Famous Paintings by Antonio Zucchi
Biography of Antonio Zucchi
The Italian neoclassical painter Antonio Pietro Francesco Zucchi was born in Venice in 1726. His first teacher was his uncle Carlo Zucchi, a painter of architecture and perspective views. He later studied historical painting with Francesco Fontebasso (1707-1752) and Jacopo Amigoni (1682-1752). A comparison between young Zucchi’s work and that of Amigoni shows how heavily the teacher had influenced the student’s work; most notably the hazy coloring in Fourteen Stations of the Cross (1750).
In 1756, the Accademia di Pittura e Scultora in Venice elected Zucci as a member.
He became friends with the Adam brothers of Great Britain who had built the Adelphi. Zucchi traveled to Rome and Naples with Robert Adam(1728-1792) around 1759. Zucchi remained in Italy and studied the neo-Classical style and spent time drawing many of the historical buildings in that country. In 1766, he painted the altarpiece the Incredulity of Thomas for the church of S. Tomá and later that year joined Adam in London. Zucchi received many commissions while in England, often working as Adam’s chief decorative painter. He decorated ceilings at the old Buckingham House, Kenwood, Newby Hall, Osterley Park, Nostell Priory, Caen Wood, Luton House and other fine residences in England.
William Murray hired Zucchi to paint the ceiling of his Library. The work was completed in 1669 and is thought to have greatly influenced Zucchi’s election as an Associate of the Royal Academy of Painting and Sculpture in 1770. His works were often classified as “mythological.” Between 1770 and 1783 he exhibited six works at the Royal Academy and one work at the Free Society.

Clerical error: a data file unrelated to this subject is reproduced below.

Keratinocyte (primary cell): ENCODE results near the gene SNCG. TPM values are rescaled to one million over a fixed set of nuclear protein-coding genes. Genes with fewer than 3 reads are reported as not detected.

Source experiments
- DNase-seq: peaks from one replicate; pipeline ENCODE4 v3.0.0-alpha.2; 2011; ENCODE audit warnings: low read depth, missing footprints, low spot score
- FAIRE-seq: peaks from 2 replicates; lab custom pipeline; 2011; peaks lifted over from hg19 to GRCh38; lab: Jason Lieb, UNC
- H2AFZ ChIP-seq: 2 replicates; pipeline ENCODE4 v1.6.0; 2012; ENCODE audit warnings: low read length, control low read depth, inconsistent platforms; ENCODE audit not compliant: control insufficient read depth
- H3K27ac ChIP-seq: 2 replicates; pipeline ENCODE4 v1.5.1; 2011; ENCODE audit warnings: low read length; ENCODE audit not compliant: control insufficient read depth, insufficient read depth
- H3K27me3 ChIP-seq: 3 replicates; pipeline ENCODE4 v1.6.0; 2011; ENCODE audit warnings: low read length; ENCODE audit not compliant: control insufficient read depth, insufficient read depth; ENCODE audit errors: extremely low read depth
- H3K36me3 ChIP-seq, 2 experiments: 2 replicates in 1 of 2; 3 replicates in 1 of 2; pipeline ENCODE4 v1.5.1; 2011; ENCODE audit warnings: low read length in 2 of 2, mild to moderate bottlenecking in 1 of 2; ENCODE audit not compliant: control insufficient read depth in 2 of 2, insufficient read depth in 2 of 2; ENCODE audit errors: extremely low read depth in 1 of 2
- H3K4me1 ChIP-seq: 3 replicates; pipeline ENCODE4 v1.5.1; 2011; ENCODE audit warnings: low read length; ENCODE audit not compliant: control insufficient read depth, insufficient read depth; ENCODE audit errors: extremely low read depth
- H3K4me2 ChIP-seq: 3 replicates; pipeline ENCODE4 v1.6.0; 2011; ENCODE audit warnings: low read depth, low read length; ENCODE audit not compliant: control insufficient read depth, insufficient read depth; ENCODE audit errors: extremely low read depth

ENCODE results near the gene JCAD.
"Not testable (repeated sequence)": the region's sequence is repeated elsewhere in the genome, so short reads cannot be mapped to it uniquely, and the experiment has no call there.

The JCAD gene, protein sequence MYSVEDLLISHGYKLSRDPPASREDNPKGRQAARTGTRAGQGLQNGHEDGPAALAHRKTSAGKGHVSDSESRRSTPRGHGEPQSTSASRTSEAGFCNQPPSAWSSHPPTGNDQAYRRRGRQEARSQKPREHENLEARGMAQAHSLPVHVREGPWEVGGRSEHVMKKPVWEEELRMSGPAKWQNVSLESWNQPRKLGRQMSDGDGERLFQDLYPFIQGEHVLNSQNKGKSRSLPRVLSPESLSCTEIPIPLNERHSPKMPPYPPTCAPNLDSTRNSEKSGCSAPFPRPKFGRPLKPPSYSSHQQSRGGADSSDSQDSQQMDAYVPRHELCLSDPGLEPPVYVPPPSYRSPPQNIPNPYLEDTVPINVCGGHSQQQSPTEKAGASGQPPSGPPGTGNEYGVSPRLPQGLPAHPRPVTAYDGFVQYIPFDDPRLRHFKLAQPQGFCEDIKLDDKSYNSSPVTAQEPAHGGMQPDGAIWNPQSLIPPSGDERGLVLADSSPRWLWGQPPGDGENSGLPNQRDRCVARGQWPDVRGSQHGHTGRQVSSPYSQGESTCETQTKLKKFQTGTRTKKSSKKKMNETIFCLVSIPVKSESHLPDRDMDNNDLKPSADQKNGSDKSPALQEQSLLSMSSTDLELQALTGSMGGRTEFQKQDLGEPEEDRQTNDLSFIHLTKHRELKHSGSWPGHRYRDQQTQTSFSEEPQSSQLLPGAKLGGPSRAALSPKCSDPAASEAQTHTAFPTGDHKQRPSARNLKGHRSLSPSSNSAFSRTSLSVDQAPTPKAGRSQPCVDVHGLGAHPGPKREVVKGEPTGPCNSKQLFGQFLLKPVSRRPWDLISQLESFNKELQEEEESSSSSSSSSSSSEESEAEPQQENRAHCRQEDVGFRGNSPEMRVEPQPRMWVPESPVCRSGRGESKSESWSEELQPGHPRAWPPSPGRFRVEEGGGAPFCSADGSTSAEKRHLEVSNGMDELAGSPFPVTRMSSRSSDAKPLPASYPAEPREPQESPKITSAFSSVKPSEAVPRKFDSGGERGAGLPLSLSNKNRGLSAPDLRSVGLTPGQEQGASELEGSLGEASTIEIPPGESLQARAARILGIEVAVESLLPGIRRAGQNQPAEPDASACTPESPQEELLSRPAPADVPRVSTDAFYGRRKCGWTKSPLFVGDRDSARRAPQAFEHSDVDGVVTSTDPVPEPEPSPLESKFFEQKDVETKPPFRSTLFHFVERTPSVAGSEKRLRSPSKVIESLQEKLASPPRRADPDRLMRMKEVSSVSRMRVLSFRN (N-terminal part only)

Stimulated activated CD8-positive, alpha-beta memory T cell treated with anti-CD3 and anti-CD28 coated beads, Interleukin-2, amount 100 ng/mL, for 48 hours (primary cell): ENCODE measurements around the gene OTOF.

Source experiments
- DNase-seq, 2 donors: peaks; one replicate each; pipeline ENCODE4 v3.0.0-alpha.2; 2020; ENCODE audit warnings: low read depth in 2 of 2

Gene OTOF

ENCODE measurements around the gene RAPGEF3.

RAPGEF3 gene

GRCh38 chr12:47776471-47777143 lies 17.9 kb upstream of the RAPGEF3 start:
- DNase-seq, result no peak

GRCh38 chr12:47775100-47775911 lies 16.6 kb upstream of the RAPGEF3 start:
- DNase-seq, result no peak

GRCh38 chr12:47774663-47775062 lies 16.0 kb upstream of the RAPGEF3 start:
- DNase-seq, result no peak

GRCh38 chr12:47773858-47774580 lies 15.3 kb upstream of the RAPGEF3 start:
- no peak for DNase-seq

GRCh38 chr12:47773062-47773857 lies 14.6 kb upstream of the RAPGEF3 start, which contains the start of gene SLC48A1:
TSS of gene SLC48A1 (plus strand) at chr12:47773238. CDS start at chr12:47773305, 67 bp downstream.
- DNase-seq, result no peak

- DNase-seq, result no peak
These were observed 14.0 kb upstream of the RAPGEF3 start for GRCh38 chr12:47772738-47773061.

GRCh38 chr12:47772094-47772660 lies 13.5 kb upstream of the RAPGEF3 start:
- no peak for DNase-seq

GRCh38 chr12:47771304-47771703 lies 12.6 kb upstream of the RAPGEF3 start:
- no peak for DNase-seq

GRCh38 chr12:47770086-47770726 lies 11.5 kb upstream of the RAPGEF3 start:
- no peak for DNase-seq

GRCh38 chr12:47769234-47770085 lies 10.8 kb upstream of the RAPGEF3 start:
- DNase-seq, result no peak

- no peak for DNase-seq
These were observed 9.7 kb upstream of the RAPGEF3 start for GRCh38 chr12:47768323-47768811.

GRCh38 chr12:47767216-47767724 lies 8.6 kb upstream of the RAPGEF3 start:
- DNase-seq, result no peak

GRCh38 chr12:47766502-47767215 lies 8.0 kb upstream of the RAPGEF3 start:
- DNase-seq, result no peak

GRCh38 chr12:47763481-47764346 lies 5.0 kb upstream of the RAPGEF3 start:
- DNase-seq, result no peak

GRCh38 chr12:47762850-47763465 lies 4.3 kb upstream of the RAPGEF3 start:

It’s not well-documented how they met, but some believe that Zucchi met the Swiss artist Angelica Kauffmann while working at Kenwood. Antonio, his brother Joseph (an engraver) and the Adam’s brothers are also said to have known the Kauffman family for years. Angelica’s father hoped to see her married before he died and mutual friends suggested to Antonio that father and daughter might accept him as her husband.
Kauffmann was considered by many in English society to be a scandalous woman. She spent too much time with Sir Joshua Reynolds and many felt their relationship had to include something more than just friendship. She had unfortunately married a fellow calling himself Count von Horn who turned out to be a fraud who had fooled all of London society with his false pedigree. While the marriage was not formally dissolved, he died in 1780 leaving her free to remarry.
Zucchi and Kauffmann married in 1781, a few months after Jean-Paul Marat began boasting around England that he had seduced Angelica. She denied the allegation. Some speculate that the marriage was one of friendship and convenience whereby Kauffmann provided much of the financial support for the household and Zucchi offered her an end to the speculation around her supposed liaisons.The portrait which accompanies this biography of Antonio Zucchi was painted by Kauffmann and completed in 1781.
Although the pair signed an agreement (similar to today’s pre-nuptial agreement) whereby Zucchi agreed to not meddle in her career or to waste her fortune in idle speculations, he appears to have done both. The couple moved to Rome where Zucchi happily managed his wife’s career often ensuring she was well-stocked with painting supplies and obtaining commissions for her work. Much of the information we have today about Kauffmann’s works are due to the meticulous records Zucchi maintained of her commissions.
While the couple were living in Rome, he produced a number of landscape etchings of classical buildings or ancient ruins. Antonio Zucchi died in Rome in 1795 and left his wife with virtually no savings and only a limited income.